OLED MacBook Pros can’t come soon enough

Apple MacBook Pro 16 front angled view showing display and keyboard.
Mark Coppock / Digital Trends

OLED MacBooks have been rumored for years now, but ever since the OLED iPad Pro launch, it’s turned up the heat on speculation around when Macs will get the technology. And now, in a new report, global tech analyst group Omdia has shed light on the murky subject. While some sources have speculated 2025, and others 2027, Omdia’s principal analyst Ricky Park says 2026 is “highly likely.”

That might come as a disappointment to some who’d hoped for the massive update to come in the next generation of MacBook Pros, which would launch in late 2024 or 2025.

However, it looks like all this Apple OLED buzz is doing great things for the market. Apple’s first-ever tandem OLED display, which launched with the new iPad Pro on May 15, is projected to triple the demand for OLED displays this year compared to last.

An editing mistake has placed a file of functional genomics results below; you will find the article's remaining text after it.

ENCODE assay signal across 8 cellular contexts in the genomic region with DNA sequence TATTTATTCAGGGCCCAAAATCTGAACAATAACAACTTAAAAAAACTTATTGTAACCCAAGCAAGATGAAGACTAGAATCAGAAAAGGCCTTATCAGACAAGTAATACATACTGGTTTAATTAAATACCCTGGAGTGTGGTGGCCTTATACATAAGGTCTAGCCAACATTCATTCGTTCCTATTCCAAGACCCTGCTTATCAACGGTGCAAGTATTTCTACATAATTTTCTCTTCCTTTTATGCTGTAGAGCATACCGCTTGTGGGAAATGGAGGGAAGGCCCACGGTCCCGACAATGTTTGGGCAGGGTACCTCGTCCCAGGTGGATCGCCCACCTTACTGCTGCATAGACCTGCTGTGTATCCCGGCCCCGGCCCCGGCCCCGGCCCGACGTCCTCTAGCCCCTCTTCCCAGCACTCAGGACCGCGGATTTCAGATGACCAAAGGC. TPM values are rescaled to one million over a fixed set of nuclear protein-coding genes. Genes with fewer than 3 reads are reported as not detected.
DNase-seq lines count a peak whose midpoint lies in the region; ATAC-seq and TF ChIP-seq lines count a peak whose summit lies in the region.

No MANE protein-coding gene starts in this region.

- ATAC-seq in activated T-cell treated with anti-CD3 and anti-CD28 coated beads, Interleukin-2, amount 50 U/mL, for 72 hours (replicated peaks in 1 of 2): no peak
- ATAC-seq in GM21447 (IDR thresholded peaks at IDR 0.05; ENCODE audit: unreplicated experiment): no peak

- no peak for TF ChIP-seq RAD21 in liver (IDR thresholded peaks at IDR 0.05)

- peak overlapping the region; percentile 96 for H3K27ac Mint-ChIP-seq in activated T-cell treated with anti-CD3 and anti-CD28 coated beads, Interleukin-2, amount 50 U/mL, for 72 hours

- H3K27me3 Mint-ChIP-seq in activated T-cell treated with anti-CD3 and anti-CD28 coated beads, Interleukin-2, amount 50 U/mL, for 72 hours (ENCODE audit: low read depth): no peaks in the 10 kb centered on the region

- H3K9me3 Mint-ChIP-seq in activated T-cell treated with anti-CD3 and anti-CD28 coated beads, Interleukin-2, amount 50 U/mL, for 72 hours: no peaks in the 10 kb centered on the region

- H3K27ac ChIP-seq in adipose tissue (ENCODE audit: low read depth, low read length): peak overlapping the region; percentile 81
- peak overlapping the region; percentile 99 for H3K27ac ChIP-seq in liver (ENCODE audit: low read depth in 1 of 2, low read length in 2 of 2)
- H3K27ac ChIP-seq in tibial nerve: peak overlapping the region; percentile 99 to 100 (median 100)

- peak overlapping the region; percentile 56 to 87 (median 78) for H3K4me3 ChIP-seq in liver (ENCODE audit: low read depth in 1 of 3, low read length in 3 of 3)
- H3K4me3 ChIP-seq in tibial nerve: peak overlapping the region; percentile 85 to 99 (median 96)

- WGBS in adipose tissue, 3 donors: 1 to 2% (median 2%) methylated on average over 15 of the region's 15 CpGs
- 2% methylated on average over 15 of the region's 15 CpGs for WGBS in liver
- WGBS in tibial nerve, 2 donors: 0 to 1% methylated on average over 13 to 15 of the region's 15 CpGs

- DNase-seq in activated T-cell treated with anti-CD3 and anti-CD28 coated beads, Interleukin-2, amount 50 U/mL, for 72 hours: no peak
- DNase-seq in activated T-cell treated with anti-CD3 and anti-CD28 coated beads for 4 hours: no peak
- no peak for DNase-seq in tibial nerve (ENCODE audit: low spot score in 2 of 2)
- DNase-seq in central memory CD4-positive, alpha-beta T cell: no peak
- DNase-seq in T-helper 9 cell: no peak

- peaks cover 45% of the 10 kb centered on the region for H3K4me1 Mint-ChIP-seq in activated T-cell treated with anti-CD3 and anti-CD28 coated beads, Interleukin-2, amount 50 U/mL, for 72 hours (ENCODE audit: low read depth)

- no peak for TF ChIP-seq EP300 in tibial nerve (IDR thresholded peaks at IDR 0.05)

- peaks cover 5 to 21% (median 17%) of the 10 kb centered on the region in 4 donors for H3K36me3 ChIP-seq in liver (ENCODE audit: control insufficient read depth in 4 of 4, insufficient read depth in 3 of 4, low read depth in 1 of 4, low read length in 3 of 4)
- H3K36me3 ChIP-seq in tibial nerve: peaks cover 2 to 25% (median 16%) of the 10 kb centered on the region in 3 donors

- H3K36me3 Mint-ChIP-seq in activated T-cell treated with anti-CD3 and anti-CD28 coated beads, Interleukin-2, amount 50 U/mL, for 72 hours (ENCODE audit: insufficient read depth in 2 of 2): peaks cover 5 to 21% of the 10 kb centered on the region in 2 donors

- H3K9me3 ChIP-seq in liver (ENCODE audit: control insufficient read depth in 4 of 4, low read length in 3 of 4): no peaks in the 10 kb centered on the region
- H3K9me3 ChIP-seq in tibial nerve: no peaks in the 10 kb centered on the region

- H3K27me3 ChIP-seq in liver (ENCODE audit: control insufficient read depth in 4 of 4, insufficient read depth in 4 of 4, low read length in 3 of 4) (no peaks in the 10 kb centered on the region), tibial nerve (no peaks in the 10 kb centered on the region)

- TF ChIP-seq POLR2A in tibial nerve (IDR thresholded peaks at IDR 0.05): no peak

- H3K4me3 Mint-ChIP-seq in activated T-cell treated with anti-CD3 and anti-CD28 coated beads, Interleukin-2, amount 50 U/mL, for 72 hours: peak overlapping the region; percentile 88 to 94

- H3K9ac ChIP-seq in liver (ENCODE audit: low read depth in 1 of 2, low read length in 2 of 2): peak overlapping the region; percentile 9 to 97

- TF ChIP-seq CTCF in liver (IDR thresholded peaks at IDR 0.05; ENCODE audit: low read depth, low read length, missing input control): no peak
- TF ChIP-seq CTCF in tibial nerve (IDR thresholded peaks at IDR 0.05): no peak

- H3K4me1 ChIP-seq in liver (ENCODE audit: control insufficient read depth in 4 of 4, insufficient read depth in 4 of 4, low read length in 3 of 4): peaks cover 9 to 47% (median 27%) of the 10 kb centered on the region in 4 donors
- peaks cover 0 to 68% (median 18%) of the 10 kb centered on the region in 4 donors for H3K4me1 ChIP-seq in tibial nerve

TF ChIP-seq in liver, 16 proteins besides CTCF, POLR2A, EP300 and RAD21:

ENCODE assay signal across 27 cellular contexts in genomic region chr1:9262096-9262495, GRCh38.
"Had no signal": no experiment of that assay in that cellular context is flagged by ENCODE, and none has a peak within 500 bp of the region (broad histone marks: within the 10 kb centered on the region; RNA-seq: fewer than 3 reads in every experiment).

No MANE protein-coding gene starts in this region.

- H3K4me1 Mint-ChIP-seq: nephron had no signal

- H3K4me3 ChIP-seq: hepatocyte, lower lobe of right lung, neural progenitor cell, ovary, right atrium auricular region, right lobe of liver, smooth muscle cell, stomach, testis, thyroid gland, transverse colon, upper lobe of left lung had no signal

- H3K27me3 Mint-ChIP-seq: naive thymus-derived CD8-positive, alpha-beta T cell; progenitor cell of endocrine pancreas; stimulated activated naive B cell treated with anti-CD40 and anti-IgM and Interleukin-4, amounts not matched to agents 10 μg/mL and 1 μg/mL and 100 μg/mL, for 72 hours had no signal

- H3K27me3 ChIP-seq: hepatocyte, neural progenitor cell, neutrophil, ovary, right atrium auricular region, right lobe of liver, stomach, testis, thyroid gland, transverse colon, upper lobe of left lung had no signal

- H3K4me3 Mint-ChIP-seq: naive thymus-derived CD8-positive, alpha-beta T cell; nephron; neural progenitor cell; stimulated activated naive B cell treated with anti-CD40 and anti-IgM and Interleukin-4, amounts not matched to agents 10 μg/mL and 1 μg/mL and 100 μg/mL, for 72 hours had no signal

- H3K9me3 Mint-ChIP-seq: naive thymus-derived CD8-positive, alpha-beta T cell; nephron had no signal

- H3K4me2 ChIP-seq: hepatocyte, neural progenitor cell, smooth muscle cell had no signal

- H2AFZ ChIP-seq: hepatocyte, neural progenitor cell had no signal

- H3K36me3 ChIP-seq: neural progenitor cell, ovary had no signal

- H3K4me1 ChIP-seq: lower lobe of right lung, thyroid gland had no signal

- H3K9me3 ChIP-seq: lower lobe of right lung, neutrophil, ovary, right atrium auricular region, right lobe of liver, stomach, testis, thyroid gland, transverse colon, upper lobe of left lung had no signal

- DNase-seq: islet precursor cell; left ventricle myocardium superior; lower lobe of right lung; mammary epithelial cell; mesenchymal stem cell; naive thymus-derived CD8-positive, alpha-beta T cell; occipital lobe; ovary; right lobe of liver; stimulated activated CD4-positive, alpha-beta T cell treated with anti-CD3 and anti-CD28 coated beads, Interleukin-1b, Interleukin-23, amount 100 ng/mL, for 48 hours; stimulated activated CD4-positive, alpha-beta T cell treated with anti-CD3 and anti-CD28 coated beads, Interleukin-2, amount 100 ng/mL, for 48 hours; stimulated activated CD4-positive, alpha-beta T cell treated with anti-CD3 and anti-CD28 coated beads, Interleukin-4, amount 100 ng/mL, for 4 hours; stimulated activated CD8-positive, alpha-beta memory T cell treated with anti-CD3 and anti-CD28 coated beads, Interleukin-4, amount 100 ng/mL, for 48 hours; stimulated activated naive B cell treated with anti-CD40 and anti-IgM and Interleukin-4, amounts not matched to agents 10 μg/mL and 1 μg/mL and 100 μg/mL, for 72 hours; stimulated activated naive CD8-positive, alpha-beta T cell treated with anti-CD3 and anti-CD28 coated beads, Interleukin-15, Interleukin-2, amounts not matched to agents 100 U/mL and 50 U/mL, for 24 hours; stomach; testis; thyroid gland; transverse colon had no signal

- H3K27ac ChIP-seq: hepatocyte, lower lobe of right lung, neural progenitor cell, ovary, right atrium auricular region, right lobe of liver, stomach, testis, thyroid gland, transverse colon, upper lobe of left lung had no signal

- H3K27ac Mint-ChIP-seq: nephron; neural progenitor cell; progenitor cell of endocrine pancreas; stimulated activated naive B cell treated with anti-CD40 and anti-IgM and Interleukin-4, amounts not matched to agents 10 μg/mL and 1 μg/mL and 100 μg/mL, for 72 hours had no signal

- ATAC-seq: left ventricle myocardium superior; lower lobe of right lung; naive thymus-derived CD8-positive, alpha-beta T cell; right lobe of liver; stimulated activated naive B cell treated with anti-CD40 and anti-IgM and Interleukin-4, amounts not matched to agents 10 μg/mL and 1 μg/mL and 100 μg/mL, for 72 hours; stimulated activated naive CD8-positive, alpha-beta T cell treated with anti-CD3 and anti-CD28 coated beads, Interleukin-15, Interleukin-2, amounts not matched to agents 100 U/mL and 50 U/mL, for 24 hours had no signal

Dubbed the Ultra Retina XDR, it uses two organic light-emitting diode (OLED) panels and combines the light from both of them to achieve 1,000 nits of brightness. According to Apple, this enables “sub-millisecond control” over each pixel, which improves color quality, contrast control, and refresh rates compared to LED displays.

Because this type of display is more expensive to manufacture than LED, companies typically only use them in top-of-the-range models. However, it’s expected that Apple will bring OLED displays to its entire tablet range eventually, which includes the cheaper iPad Air and iPad mini. This could mean that, although the MacBook Pro lineup will be first to get the upgrade, the MacBook Air could also go OLED in the future.

How these expensive displays will affect the overall pricing of the MacBook Pro is currently unknown. Before the new OLED iPad was announced, some sources feared a price tag as high as $1,800 for the 13-inch model, but now we know that prices start at $1,299. If this is anything to go by, perhaps the price jump won’t be that bad.

There’s also the fact that major manufacturers like Samsung Display and BOE have announced their investment in OLED facilities in response to growing demand. With more OLED displays being made by more companies, it’s possible that manufacturing costs could decrease a little, which could also help keep prices down for customers, too.